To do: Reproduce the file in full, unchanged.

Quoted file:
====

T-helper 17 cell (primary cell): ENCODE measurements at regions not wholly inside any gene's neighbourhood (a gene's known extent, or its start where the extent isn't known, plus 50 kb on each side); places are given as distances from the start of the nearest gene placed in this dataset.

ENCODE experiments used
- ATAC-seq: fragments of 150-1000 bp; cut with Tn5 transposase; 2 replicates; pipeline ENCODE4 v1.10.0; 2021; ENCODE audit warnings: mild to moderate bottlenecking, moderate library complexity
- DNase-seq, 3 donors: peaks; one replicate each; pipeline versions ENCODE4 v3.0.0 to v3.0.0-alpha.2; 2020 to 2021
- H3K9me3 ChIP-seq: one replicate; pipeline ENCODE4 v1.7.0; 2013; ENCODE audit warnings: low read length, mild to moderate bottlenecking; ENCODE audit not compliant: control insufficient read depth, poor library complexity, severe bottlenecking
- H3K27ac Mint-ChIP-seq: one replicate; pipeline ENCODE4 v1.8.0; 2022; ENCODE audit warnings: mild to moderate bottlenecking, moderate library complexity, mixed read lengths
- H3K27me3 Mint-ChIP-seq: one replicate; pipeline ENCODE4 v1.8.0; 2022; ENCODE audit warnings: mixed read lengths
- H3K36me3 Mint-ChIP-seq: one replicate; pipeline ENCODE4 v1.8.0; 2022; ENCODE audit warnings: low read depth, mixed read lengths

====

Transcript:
T-helper 17 cell (primary cell): ENCODE measurements at regions not wholly inside any gene's neighbourhood (a gene's known extent, or its start where the extent isn't known, plus 50 kb on each side); places are given as distances from the start of the nearest gene placed in this dataset.

ENCODE experiments used
- ATAC-seq: fragments of 150-1000 bp; cut with Tn5 transposase; 2 replicates; pipeline ENCODE4 v1.10.0; 2021; ENCODE audit warnings: mild to moderate bottlenecking, moderate library complexity
- DNase-seq, 3 donors: peaks; one replicate each; pipeline versions ENCODE4 v3.0.0 to v3.0.0-alpha.2; 2020 to 2021
- H3K9me3 ChIP-seq: one replicate; pipeline ENCODE4 v1.7.0; 2013; ENCODE audit warnings: low read length, mild to moderate bottlenecking; ENCODE audit not compliant: control insufficient read depth, poor library complexity, severe bottlenecking
- H3K27ac Mint-ChIP-seq: one replicate; pipeline ENCODE4 v1.8.0; 2022; ENCODE audit warnings: mild to moderate bottlenecking, moderate library complexity, mixed read lengths
- H3K27me3 Mint-ChIP-seq: one replicate; pipeline ENCODE4 v1.8.0; 2022; ENCODE audit warnings: mixed read lengths
- H3K36me3 Mint-ChIP-seq: one replicate; pipeline ENCODE4 v1.8.0; 2022; ENCODE audit warnings: low read depth, mixed read lengths